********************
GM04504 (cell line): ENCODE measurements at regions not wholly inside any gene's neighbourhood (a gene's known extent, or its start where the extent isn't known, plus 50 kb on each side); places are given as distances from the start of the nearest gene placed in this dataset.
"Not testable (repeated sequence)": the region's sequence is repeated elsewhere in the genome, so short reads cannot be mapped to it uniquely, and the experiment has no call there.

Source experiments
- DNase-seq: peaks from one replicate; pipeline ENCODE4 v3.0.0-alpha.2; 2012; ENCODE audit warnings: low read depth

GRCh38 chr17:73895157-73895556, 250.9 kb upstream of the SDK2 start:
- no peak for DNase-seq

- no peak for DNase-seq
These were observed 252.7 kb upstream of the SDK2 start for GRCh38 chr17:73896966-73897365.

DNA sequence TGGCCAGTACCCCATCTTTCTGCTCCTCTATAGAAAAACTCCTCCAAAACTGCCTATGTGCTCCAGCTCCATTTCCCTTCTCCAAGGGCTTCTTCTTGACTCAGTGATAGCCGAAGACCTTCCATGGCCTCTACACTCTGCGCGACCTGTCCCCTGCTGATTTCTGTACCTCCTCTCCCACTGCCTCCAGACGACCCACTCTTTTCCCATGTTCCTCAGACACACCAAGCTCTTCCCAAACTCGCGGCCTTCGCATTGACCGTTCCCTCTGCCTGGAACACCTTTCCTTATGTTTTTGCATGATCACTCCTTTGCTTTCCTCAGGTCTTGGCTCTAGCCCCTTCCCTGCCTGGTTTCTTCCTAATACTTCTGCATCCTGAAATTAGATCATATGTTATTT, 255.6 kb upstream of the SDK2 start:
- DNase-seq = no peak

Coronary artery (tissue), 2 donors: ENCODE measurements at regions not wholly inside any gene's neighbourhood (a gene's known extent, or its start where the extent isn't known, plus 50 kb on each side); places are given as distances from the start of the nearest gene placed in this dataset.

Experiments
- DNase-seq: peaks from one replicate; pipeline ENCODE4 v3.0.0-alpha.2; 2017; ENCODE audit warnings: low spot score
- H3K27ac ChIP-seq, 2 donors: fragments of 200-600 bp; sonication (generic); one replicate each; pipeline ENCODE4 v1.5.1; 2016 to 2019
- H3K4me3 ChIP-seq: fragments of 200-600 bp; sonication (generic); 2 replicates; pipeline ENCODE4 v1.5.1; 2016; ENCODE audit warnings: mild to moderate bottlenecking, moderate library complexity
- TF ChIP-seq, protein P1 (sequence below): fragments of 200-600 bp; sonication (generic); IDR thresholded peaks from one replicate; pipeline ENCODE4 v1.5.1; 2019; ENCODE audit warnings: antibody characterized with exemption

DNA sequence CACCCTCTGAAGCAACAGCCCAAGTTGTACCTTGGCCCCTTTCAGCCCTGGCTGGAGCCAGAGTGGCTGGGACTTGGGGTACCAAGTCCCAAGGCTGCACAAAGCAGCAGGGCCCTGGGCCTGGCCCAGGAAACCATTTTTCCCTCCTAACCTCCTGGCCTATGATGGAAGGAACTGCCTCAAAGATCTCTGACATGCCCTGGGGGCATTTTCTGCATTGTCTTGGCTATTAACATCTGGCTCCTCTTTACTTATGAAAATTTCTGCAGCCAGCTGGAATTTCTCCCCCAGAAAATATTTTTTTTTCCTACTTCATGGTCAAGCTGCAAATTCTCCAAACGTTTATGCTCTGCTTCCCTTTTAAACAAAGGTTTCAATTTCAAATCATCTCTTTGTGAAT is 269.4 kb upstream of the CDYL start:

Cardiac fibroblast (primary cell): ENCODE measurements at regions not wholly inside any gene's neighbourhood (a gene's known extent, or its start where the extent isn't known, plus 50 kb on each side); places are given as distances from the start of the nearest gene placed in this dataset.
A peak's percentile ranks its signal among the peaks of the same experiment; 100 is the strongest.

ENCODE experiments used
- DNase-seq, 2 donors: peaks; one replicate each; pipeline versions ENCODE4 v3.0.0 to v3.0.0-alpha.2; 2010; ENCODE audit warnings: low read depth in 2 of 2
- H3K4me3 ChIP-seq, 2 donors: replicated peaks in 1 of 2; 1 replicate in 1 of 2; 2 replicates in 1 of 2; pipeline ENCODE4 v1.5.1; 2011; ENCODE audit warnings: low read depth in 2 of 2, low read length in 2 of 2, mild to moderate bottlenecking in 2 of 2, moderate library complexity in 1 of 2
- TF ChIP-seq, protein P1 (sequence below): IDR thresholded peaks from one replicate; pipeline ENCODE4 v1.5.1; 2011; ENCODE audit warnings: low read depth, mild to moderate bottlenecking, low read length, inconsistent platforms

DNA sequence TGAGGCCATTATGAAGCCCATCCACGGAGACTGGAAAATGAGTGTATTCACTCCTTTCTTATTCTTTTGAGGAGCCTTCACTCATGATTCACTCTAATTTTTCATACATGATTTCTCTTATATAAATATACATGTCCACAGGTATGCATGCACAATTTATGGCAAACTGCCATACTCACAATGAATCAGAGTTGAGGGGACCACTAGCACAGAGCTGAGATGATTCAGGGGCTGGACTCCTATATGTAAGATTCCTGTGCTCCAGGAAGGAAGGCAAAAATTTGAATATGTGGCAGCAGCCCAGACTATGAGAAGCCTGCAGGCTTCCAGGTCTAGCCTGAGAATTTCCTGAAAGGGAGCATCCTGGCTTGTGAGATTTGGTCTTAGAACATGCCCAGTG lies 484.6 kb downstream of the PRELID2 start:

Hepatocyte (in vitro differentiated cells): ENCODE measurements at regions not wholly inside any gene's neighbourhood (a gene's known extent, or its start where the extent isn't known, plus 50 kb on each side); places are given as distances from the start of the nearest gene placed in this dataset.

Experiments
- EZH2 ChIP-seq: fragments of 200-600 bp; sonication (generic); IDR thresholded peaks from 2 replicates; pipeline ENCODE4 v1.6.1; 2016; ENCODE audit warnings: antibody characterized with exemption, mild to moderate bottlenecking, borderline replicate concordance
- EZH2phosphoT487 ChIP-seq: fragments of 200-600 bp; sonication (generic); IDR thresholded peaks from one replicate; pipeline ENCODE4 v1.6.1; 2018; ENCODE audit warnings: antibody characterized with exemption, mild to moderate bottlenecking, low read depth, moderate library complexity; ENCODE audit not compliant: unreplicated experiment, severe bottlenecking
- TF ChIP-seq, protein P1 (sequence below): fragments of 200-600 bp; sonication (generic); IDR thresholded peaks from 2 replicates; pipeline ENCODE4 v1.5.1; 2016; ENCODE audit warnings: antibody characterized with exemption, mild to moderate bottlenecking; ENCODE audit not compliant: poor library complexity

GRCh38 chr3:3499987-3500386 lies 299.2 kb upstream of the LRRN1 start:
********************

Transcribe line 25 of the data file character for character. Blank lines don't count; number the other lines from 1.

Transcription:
Hepatocyte (in vitro differentiated cells): ENCODE measurements at regions not wholly inside any gene's neighbourhood (a gene's known extent, or its start where the extent isn't known, plus 50 kb on each side); places are given as distances from the start of the nearest gene placed in this dataset.